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Nationalization of energy assets - A trend in the last decade

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Article Summary: NOCs differ significantly in terms of their governance structure in comparison to privately managed oil companies. In some states such as Norway and Brazil, the NOCs are given the freedom to pursue their commercial objectives, while others put an onus on them to pursue state policies – mass scale employment generation, medium for delivering fuel subsidiaries, serve the needs of the ruling class, and a mechanism for development in the absence of a strong institutional framework. - Jess Potts

Over the last decade, the state-owned oil companies (NOCs) are playing a prominent role in the international Oil & Gas sector. In fact, their rise is an indicator of state capitalism in several emerging markets. NOCs might suffer from a lack of state-of-the-art technologies, but they enjoy a distinct advantage in terms of low-cost capital and complete state support.

Thus, they are able to compete with privately managed western international oil firms. However, there exists an opportunity for western oil companies to collaborate with NOCs on projects of mutual benefit.

NOCs differ significantly in terms of their governance structure in comparison to privately managed oil companies. In some states such as Norway and Brazil, the NOCs are given the freedom to pursue their commercial objectives, while others put an onus on them to pursue state policies – mass scale employment generation, medium for delivering fuel subsidiaries, serve the needs of the ruling class, and a mechanism for development in the absence of a strong institutional framework.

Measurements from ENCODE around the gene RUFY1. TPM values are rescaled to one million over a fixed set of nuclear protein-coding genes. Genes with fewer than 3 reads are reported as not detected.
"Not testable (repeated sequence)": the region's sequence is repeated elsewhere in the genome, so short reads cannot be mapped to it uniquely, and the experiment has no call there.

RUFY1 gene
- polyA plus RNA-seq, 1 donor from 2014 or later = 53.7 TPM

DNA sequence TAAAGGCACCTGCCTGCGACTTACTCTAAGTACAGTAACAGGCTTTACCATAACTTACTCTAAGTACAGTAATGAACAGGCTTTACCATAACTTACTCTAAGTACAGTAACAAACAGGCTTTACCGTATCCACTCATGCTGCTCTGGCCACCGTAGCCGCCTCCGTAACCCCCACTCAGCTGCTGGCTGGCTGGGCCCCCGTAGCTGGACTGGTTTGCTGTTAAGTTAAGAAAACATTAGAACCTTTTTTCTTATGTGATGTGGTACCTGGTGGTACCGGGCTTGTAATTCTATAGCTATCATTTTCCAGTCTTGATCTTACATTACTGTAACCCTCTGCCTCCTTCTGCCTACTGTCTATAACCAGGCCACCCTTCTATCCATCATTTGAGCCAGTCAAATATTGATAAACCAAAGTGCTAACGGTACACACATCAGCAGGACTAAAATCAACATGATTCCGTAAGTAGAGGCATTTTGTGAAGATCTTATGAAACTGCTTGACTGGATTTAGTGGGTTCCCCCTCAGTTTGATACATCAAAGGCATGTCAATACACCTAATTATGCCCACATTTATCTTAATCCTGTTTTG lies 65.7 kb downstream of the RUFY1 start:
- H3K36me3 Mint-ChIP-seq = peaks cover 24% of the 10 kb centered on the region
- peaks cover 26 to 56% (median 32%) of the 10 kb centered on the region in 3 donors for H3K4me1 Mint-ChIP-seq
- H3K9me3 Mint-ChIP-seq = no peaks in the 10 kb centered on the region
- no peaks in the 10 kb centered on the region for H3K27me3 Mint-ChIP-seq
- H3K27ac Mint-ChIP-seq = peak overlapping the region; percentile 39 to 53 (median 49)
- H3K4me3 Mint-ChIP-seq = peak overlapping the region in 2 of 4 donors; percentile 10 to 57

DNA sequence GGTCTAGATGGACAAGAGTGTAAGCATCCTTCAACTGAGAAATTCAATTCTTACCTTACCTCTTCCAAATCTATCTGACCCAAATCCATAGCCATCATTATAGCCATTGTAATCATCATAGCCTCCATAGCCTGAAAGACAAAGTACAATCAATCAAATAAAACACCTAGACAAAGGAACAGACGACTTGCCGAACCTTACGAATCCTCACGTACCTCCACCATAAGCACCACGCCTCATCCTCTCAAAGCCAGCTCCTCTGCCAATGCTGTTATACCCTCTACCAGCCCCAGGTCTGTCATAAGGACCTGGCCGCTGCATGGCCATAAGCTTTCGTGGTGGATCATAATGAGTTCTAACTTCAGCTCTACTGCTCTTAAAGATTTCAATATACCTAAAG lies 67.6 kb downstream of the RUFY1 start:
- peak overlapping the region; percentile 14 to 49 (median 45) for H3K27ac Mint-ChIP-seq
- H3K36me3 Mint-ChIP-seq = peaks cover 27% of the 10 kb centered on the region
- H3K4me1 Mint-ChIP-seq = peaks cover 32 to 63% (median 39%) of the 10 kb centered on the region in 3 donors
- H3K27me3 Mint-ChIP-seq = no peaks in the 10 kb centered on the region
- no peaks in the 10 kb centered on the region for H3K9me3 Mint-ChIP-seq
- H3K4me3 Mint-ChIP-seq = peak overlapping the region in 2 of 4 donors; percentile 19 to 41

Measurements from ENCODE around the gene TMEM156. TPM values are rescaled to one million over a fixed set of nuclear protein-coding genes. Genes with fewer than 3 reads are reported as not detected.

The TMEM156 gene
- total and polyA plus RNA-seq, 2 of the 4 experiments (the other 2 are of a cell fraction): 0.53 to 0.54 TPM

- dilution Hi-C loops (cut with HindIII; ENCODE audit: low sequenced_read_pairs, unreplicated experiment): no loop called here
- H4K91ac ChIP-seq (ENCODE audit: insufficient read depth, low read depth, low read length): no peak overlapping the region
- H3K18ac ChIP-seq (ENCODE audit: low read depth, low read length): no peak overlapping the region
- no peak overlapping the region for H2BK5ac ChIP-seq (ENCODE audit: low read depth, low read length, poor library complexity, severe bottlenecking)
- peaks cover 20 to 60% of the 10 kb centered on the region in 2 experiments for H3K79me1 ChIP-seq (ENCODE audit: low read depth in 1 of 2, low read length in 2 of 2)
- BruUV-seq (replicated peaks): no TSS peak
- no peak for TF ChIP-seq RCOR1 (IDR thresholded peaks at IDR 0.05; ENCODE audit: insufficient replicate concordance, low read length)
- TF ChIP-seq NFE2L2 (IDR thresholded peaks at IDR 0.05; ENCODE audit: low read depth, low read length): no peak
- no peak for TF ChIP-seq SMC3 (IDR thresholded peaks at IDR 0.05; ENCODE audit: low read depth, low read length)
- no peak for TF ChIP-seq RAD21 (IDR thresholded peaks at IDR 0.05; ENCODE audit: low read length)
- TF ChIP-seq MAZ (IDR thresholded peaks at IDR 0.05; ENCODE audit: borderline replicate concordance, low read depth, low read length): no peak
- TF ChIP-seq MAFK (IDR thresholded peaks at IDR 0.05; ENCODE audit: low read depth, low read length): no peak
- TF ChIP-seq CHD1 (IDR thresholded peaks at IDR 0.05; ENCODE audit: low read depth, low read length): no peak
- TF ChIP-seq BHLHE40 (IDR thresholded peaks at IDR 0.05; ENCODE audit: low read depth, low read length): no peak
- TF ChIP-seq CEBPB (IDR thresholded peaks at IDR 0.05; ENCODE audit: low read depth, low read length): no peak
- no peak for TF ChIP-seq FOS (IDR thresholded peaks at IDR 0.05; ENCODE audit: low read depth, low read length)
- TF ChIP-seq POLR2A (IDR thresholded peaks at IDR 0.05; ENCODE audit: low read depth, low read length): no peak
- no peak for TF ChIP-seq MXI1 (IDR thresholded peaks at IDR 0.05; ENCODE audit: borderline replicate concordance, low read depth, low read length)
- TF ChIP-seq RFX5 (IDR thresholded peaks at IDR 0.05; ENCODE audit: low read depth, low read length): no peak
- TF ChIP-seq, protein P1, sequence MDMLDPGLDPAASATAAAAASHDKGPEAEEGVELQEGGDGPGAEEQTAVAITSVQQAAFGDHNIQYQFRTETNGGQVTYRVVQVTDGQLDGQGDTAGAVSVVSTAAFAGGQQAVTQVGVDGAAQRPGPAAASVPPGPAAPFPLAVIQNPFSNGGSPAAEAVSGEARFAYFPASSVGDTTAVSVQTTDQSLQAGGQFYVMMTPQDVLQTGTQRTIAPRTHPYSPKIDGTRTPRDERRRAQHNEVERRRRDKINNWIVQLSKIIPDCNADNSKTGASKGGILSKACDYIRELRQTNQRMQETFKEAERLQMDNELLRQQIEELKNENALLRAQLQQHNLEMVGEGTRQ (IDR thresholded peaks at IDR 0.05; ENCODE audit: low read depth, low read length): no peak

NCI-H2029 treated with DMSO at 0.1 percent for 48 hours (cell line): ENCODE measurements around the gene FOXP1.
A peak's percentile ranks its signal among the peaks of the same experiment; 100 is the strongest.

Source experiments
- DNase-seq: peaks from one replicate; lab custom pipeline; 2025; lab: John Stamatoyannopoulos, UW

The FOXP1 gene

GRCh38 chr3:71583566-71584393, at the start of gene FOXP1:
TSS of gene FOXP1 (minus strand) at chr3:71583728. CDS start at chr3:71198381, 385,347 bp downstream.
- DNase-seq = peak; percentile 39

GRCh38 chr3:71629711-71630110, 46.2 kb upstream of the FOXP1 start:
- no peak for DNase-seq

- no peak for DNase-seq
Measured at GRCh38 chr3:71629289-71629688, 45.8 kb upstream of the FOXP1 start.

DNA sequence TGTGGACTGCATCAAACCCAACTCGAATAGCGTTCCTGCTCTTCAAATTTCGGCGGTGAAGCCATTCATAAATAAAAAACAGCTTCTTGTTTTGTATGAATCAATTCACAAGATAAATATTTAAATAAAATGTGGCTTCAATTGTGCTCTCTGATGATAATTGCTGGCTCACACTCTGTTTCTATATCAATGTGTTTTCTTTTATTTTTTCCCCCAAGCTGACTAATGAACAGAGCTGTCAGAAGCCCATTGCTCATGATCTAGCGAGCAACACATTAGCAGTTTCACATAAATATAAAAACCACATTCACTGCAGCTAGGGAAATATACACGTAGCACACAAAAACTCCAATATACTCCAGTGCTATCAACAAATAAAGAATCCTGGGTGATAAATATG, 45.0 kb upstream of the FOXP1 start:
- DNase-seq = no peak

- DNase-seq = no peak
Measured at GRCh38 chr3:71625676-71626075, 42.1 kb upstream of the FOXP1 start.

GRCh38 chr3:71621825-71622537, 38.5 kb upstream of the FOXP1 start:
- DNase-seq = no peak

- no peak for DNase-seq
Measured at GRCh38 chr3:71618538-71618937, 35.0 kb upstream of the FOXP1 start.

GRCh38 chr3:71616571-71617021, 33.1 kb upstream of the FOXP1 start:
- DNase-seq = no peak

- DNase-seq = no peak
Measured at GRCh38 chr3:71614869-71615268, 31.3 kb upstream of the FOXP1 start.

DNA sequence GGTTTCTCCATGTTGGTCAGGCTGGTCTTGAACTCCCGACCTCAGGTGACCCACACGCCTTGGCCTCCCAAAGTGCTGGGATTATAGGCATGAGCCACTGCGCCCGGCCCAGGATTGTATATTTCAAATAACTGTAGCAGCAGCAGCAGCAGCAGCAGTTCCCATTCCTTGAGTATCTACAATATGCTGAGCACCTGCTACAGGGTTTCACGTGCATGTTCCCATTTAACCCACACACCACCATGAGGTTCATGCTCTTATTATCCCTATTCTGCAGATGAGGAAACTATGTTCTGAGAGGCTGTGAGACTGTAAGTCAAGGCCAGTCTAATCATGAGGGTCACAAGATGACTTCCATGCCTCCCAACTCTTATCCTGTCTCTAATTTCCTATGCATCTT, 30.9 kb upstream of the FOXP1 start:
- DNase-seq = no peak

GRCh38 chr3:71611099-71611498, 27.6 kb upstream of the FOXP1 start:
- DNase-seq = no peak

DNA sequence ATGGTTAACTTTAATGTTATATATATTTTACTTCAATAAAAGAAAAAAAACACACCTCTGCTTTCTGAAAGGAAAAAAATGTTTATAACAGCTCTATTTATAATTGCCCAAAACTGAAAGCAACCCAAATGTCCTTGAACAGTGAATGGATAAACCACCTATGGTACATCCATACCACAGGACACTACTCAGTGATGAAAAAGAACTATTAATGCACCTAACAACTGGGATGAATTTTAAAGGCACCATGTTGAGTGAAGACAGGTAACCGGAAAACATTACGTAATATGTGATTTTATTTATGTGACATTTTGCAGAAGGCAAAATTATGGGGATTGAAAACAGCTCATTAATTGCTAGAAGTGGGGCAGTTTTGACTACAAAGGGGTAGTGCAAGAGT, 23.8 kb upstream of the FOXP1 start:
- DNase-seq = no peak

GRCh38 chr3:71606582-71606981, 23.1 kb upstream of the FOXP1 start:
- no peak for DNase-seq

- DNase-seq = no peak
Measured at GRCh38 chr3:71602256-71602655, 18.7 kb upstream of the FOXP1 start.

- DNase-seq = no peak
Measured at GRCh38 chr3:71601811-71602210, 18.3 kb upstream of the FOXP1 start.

NOCs also differ in terms of resource availability. Some have access to huge amount of energy resources, while others with limited natural resources have to pursue an aggressive policy for energy self sufficiency.

The (NOCs) control three-quarters of the global oil reserves. This has a serious ramification on many issues - from prices of gas to geopolitical scenarios.

According to recent studies, even in countries where the governments have encouraged private investments - including the international oil companies (IOCs), the NOCs have been able to hold ground. For instance, Pemex in Mexico and Saudi Aramco in Saudi Arabia, virtually enjoy a monopoly status in their domestic markets.

However, a politically weak government or any threat to energy infrastructure in the NOCs home country would disrupt energy supply in the long run, thereby pushing international oil prices upwards.

This trend of nationalization of energy assets is to stay, and would reshape global energy investments in the long term.

- Jess Potts

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